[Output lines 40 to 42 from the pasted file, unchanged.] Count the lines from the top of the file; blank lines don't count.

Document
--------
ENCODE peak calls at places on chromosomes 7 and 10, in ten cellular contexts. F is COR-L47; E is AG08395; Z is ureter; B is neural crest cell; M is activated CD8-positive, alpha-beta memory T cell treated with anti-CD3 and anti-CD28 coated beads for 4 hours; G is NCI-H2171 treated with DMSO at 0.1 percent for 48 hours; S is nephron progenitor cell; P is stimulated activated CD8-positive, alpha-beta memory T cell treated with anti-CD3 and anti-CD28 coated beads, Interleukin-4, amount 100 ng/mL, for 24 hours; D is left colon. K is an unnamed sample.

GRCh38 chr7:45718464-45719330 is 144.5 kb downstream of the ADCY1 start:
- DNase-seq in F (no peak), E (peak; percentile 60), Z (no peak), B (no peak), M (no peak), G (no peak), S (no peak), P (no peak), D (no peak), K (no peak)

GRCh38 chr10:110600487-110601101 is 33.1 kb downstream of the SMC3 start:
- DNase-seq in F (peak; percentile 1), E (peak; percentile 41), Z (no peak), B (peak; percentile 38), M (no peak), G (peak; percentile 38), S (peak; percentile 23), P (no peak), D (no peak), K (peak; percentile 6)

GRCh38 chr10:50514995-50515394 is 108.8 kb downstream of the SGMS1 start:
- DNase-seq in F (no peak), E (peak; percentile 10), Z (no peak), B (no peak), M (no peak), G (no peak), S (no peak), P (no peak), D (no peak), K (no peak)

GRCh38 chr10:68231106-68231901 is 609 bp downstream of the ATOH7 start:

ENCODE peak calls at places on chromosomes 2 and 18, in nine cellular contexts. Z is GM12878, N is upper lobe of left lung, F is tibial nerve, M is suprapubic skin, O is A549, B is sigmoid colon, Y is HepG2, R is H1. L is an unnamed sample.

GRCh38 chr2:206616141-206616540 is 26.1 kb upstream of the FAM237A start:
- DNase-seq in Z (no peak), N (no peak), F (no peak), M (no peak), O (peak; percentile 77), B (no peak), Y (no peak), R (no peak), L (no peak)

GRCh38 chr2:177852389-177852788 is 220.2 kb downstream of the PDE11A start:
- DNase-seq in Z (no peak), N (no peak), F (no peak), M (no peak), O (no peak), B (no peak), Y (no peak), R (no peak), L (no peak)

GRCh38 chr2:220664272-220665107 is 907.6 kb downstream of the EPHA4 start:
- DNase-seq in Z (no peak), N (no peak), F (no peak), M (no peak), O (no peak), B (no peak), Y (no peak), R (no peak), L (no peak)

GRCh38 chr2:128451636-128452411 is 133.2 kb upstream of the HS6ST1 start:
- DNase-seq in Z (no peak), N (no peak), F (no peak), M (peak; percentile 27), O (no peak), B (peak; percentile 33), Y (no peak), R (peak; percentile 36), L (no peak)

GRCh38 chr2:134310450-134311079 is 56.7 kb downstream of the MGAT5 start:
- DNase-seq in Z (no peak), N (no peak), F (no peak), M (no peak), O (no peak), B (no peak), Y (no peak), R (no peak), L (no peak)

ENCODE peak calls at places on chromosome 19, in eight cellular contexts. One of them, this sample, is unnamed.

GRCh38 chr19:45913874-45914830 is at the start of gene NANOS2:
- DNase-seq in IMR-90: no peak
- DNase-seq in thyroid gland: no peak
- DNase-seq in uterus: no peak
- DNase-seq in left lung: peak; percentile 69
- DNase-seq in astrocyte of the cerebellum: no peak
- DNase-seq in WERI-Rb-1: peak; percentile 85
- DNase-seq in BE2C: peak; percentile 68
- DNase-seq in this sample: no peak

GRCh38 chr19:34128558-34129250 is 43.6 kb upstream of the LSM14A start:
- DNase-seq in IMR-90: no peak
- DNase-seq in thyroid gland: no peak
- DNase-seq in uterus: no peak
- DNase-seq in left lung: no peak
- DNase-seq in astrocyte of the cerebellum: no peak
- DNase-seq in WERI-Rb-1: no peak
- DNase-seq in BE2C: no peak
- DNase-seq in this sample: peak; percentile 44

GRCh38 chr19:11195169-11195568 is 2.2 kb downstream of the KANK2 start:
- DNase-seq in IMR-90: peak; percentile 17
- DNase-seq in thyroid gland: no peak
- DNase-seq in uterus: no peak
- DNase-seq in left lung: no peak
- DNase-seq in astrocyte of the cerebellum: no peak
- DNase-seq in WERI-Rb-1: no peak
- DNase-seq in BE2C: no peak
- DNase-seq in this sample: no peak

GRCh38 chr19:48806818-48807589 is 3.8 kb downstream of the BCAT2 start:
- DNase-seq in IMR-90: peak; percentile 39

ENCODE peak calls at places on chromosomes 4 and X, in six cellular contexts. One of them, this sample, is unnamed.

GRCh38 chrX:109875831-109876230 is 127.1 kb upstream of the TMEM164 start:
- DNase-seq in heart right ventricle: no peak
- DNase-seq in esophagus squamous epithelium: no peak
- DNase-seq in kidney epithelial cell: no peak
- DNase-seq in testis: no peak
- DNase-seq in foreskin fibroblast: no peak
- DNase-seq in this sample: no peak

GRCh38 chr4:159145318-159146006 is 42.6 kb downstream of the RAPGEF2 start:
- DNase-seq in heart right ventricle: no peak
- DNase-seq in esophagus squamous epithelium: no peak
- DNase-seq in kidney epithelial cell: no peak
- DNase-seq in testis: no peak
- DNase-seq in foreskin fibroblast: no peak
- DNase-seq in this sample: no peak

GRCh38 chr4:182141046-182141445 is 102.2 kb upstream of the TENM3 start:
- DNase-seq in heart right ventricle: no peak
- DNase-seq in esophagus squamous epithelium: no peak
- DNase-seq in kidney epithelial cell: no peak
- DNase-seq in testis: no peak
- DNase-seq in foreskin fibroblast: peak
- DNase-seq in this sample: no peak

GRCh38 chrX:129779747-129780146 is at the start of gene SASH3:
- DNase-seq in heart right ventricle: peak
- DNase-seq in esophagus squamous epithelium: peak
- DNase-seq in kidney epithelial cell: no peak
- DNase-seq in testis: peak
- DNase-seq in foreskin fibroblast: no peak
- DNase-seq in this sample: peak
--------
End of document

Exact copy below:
- DNase-seq in IMR-90: peak; percentile 17
- DNase-seq in thyroid gland: no peak
- DNase-seq in uterus: no peak